by Sergio Brinkhuis
reviewed on PC
A game of numbers
Put the Metacritic scores for games developed by Piranha Bytes into a graphic and you would be forgiven for coming to the conclusion that the studio should only ever develop one game and never consider sequels.
Gothic - 8.1
Gothic 2 - 7.9
Gothic 3 - 6.3
Risen - 7.7
Risen 2 - 6.9
Risen 3 - …
I fell in love with Gothic, enjoyed the sequel and hated the 3rd with a vengeance for being released long before it was ready. I scored Risen with an 8.5 for being more seductive than a succubus in heat but gave Risen 2 a wide berth after oddly shifting to a pirate theme and for being a bugfest. If Risen 3 were to follow the trend of its siblings, the most logical choice would have been to ignore its very existence. I’m glad I didn’t.
Rise of the Shadows
In Risen 3, the fight against the Titans is temporarily pushed to the background as a more immediate threat presents itself. The Shadows are consuming large swathes of land everywhere they go and they have even consumed your soul. But souls can be mended, and to do that you will need the help of some powerful healer or magician. With the help of a crazy shaman who presumes to be your doctor, you set out to fight the Shadows and save your soul.
Risen 3 is a large open world, albeit it not as epic a one as say Skyrim. Much of the map is comprised of sea, the rest are islands within it. Most are controlled by factions that you can attempt to join by rubbing up to their leaders, which means completing a variety of tasks ranging from your average fetch quests to fixing local problems or defeating baddies. The more interesting quests seem to align well with your own agenda of going after the Shadows but even those that don’t will increase your experience and thus your ability to improve your character.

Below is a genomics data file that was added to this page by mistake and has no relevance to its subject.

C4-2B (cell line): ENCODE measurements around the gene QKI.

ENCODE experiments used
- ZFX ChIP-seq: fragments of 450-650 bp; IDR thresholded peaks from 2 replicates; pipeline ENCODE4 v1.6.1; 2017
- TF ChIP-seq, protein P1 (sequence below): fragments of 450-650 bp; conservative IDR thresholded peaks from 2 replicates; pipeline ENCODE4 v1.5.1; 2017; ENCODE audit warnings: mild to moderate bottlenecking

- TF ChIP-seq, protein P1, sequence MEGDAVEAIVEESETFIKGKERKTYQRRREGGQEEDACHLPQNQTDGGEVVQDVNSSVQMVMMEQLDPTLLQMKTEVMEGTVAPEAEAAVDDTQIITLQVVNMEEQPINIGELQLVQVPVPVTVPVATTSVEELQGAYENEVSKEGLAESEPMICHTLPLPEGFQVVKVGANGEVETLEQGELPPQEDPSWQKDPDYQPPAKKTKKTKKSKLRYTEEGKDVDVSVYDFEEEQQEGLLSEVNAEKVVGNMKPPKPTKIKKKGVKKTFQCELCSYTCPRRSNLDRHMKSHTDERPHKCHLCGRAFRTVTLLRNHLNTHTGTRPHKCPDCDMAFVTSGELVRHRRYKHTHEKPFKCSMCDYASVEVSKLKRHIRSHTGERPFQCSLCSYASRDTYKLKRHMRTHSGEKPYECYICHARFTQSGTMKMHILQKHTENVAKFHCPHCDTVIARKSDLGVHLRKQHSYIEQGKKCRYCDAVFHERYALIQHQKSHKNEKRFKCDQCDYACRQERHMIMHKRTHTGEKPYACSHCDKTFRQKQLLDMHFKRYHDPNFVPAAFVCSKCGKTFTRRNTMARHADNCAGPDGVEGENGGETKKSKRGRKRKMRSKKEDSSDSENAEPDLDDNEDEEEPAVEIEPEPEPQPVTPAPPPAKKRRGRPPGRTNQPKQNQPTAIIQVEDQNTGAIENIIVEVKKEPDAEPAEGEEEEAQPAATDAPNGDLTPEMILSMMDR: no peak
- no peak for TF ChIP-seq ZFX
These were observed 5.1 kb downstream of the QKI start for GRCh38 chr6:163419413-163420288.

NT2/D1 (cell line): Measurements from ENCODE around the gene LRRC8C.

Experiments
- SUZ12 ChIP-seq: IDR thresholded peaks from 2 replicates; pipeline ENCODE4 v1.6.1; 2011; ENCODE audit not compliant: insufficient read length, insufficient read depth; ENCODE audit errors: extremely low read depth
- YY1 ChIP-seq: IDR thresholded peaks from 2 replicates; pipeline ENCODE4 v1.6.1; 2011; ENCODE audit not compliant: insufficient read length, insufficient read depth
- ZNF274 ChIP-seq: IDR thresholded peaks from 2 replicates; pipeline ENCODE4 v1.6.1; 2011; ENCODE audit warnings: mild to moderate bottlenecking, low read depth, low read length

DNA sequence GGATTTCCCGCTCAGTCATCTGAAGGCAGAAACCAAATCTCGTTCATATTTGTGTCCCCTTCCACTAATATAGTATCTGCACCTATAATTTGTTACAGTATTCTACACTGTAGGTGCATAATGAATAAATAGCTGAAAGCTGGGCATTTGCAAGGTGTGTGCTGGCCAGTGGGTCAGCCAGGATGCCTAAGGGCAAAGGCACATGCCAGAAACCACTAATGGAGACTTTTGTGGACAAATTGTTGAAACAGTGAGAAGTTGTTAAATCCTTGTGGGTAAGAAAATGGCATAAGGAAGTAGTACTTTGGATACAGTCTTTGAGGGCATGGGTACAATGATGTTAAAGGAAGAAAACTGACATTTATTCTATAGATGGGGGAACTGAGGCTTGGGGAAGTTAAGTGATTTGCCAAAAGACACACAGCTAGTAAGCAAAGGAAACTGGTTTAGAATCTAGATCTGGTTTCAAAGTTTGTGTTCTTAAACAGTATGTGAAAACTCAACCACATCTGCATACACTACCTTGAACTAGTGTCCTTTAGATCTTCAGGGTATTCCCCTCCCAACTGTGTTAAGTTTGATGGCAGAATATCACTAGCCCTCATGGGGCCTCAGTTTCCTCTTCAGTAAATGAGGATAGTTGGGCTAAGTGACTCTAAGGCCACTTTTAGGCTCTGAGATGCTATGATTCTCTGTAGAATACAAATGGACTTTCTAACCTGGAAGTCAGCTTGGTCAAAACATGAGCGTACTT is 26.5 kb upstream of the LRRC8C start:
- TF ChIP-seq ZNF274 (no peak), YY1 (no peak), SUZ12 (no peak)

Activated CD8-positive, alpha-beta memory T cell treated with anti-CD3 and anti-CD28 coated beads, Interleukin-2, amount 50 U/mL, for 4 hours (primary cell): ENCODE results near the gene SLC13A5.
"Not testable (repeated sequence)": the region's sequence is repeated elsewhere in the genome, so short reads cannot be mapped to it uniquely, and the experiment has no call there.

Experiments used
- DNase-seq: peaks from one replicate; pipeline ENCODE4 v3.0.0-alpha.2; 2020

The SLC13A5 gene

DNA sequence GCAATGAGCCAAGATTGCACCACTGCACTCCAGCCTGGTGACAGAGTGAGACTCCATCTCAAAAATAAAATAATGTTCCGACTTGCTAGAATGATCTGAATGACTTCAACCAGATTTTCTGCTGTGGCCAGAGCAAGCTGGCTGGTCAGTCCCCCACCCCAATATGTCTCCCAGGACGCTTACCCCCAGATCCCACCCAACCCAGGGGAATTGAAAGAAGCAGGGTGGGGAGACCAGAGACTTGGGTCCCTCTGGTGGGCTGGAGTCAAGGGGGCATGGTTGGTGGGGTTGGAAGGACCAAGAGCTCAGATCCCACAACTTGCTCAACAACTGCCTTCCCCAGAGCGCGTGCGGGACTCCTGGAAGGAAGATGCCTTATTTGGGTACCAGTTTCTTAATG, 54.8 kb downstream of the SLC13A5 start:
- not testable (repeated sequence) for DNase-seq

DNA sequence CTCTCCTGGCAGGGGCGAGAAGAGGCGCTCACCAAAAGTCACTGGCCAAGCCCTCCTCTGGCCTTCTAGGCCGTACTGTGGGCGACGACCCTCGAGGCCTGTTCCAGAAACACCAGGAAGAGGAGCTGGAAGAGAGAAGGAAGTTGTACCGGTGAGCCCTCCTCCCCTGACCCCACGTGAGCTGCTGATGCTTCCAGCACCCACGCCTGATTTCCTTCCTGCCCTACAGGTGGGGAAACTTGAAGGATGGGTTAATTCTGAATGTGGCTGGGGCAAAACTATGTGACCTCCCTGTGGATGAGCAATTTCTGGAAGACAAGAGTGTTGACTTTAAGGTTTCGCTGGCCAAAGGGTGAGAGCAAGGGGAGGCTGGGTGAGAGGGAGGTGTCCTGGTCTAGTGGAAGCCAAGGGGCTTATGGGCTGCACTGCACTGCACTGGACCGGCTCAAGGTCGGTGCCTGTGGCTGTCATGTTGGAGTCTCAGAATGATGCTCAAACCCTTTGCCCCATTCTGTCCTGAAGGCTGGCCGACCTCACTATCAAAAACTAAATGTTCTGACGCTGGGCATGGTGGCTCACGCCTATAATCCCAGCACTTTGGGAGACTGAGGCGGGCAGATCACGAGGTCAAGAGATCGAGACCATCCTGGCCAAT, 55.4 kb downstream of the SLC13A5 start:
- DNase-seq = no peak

And when you’re not busy gaining experience, you are probably gathering wealth which can then be spent on upgrading skills or learning new tricks. Stuff you find on the way can be sold off or used to concoct potions, brew healing booze or hammer out new weapons. None of these things are required to complete the game - you have complete freedom over how you develop them - but crafting skills do have a profound impact on your bottom line.
An amazing amount of voice-work supports both the central storyline and pretty much every smaller quest on hand. Most voice action is confident to quite good, with the only exception being the voice acting of your own character whose every word sounds like he is trying to convince a bunch of inmates that he really is a tough guy. Fortunately, the colourful and unlikely crew that you gather to man your ship, make up for the disappointing performance of the lead character.
The overarching story itself is fairly generic - the world is in peril and only you can fix it - but the bits and pieces that it is made up of are all colourful and entertaining. Those bits are sewn together fairly well too. After some 20 hours of playing, I have only once caught the game hiccupping, though strangely enough at the very beginning. As I approached the pirate town of Antigua, a guardian warned me about hellhounds occupying the town. I offered to help him get to the town square where - after defeating the hellhounds together - he asked me what the hell those creatures were… And while you will occasionally finish a quest even before you knew it was one, I’ve not encountered a single broken one.
Beautifully crafted world, engaging quests.
Melee combat is still a weak point for the franchise.